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Atwater Village's L.A. River Pathway Is Getting A Sweet Makeover

The LA River near Atwater Village (Photo by Atwater Village via the LAist Featured Photos pool on Flickr)
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Before Frank Gehry and co. get started on their U.S. Army Corps of Engineer-approved, $1.35 billion plan for the L.A. River, residents of Atwater Village will attempt to rehab their own four-mile section.

Earlier this year, the Atwater Village Neighborhood Council applied for a grant through the National Park Service that would assist in the creation of a continuous path along the L.A. River. But more recently, the L.A. City Council approved a motion proposed by Councilman Mitch O'Farrell to apply for a $500,000 grant from the California Natural Resources Agency, reports The Eastsider. The money would be used for financing a one-mile section of this side of the river, with the hope of accruing more funding for the remaining three miles.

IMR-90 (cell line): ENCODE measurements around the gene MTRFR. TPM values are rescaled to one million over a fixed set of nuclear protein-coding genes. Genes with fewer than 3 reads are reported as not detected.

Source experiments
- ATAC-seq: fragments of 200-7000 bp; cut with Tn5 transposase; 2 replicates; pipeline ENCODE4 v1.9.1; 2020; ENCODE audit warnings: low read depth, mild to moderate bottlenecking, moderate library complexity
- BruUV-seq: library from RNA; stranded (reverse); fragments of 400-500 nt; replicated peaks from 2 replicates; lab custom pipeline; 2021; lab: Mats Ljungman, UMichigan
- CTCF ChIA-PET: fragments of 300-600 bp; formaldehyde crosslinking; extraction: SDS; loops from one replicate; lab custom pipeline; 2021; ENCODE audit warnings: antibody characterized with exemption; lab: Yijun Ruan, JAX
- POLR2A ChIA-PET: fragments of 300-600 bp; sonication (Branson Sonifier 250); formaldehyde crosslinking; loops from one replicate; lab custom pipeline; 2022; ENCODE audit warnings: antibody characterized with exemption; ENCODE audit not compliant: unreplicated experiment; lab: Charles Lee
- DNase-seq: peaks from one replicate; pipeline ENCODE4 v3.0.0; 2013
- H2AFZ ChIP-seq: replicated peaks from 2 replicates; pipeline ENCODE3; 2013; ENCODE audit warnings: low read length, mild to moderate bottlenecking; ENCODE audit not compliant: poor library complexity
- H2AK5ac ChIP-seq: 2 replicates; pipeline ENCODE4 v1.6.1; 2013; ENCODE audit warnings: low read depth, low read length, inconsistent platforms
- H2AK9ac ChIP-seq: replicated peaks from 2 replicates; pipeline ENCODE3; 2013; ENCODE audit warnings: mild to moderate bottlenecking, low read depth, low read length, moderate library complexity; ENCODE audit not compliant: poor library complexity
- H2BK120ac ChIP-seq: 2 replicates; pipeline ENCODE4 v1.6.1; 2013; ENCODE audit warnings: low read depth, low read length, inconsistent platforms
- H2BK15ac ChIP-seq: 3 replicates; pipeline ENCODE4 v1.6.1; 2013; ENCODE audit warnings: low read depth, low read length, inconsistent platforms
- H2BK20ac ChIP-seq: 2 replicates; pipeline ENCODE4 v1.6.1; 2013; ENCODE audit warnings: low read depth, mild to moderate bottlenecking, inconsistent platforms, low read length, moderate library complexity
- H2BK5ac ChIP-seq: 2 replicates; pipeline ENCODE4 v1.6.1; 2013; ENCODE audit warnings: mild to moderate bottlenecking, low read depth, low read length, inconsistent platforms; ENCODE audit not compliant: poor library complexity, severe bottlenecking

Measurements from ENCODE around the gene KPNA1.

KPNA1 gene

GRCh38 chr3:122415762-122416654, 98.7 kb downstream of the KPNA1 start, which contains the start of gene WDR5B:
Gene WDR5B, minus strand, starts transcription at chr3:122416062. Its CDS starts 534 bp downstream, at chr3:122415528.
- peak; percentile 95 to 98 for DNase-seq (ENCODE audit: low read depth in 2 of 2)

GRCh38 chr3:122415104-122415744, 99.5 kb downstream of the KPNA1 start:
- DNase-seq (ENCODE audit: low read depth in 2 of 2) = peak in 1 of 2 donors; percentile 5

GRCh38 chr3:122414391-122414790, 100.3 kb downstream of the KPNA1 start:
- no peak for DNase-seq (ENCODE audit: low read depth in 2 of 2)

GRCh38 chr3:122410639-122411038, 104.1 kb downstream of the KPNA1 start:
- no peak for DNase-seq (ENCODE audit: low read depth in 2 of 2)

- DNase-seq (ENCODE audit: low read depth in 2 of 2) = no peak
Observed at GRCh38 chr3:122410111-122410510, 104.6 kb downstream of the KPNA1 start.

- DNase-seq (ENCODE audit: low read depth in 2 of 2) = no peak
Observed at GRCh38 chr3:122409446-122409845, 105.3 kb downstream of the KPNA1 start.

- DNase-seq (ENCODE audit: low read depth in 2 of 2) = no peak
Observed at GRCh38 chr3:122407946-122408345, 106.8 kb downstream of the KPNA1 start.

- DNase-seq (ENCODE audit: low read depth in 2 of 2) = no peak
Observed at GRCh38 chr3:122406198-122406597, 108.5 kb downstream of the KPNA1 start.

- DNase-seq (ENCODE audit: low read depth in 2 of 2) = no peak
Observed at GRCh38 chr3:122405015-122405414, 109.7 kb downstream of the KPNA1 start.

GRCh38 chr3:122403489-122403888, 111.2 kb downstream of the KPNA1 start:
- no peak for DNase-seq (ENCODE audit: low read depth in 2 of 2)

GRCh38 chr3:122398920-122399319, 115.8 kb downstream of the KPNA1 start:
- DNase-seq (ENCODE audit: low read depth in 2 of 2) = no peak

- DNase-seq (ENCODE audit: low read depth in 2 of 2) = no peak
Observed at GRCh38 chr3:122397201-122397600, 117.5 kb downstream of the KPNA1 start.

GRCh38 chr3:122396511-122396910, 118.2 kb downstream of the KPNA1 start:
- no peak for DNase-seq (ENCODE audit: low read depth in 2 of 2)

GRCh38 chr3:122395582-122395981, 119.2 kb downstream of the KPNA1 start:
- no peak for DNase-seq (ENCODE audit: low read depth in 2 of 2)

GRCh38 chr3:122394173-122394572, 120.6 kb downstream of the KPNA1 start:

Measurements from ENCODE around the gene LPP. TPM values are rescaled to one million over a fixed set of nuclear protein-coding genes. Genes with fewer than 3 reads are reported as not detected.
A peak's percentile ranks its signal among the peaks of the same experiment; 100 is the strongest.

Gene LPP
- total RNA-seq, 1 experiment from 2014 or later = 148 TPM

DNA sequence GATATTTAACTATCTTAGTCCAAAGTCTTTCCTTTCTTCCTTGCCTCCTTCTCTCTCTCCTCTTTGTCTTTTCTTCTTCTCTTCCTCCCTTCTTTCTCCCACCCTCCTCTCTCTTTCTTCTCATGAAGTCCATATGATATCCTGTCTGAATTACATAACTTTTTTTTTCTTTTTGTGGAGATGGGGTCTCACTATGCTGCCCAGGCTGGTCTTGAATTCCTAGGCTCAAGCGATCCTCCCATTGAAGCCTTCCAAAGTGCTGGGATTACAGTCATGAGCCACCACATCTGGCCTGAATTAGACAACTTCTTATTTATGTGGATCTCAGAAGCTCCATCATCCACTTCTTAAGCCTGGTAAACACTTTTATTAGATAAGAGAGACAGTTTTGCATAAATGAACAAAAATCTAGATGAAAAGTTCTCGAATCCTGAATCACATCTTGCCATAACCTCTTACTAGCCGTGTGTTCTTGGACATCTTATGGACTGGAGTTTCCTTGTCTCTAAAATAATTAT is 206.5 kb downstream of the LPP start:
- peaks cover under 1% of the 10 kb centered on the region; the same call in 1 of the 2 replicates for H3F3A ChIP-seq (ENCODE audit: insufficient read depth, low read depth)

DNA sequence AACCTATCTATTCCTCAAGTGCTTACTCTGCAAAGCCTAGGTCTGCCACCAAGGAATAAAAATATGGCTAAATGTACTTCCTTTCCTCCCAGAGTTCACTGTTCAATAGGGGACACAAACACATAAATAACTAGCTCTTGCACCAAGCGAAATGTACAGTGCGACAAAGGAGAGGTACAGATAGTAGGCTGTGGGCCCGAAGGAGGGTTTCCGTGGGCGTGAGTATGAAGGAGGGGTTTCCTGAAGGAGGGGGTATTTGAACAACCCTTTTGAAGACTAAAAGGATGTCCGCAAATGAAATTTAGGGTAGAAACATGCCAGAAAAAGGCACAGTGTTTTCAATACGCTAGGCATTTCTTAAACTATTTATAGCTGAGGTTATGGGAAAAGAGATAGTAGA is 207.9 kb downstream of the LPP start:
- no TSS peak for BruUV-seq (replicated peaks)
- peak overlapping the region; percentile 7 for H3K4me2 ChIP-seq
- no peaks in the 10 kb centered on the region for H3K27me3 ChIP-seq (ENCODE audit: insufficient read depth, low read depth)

The motion's cited design plans include a repaved asphalt trail, on-site water conservation and recycling tools, original art, and a "living habitat wall" that will visually interpret the history of the river. There will also be some demolition done to existing structures along the path; the materials that remain will be repurposed during the new construction.

Karen Barnett, chair of the neighborhood council’s River Committee, told The Eastsider that there will not only be bureaucratic hurdles, but physical ones, too; the addition of crosswalks and an underpass at the Glendale-Hyperion Bridge might be necessary to keep up with the planned continuity of the path.

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Compared to the west side of this section of the river, which swoops through Silver Lake and the Elysian Valley and is a popular recreational spot for pedestrians and cyclists, the east side has long been ignored; its shoddy, unmarked asphalt service road is wracked by illegal dumping and graffiti.

As the L.A. Weekly reported this week, the debate has been raging between groups like Friends of the L.A. River and the Ghery-ites over how to treat the river's makeover. And while the improvements to the path in Atwater Village are independent of the city's official plan, it'll be interesting to see if reactions to this micro-rehab of the river mirror the larger debate.

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